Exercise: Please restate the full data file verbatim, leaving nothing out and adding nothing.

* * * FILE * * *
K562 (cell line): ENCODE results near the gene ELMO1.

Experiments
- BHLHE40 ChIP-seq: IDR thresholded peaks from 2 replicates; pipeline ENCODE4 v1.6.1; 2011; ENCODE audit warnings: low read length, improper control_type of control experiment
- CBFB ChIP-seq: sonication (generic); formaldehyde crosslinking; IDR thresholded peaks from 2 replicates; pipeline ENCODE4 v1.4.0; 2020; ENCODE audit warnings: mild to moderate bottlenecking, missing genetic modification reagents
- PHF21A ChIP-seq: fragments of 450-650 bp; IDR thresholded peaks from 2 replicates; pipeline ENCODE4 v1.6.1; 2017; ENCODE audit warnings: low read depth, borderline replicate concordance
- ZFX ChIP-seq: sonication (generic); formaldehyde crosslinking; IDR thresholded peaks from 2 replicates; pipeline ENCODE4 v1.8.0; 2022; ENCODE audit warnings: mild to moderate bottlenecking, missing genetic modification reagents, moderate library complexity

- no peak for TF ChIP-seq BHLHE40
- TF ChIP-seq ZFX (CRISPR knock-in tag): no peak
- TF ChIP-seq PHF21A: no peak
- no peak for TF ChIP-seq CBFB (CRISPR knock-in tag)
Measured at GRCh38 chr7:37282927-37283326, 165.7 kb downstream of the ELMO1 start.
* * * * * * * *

K562 (cell line): ENCODE results near the gene ELMO1.

Experiments
- BHLHE40 ChIP-seq: IDR thresholded peaks from 2 replicates; pipeline ENCODE4 v1.6.1; 2011; ENCODE audit warnings: low read length, improper control_type of control experiment
- CBFB ChIP-seq: sonication (generic); formaldehyde crosslinking; IDR thresholded peaks from 2 replicates; pipeline ENCODE4 v1.4.0; 2020; ENCODE audit warnings: mild to moderate bottlenecking, missing genetic modification reagents
- PHF21A ChIP-seq: fragments of 450-650 bp; IDR thresholded peaks from 2 replicates; pipeline ENCODE4 v1.6.1; 2017; ENCODE audit warnings: low read depth, borderline replicate concordance
- ZFX ChIP-seq: sonication (generic); formaldehyde crosslinking; IDR thresholded peaks from 2 replicates; pipeline ENCODE4 v1.8.0; 2022; ENCODE audit warnings: mild to moderate bottlenecking, missing genetic modification reagents, moderate library complexity

- no peak for TF ChIP-seq BHLHE40
- TF ChIP-seq ZFX (CRISPR knock-in tag): no peak
- TF ChIP-seq PHF21A: no peak
- no peak for TF ChIP-seq CBFB (CRISPR knock-in tag)
Measured at GRCh38 chr7:37282927-37283326, 165.7 kb downstream of the ELMO1 start.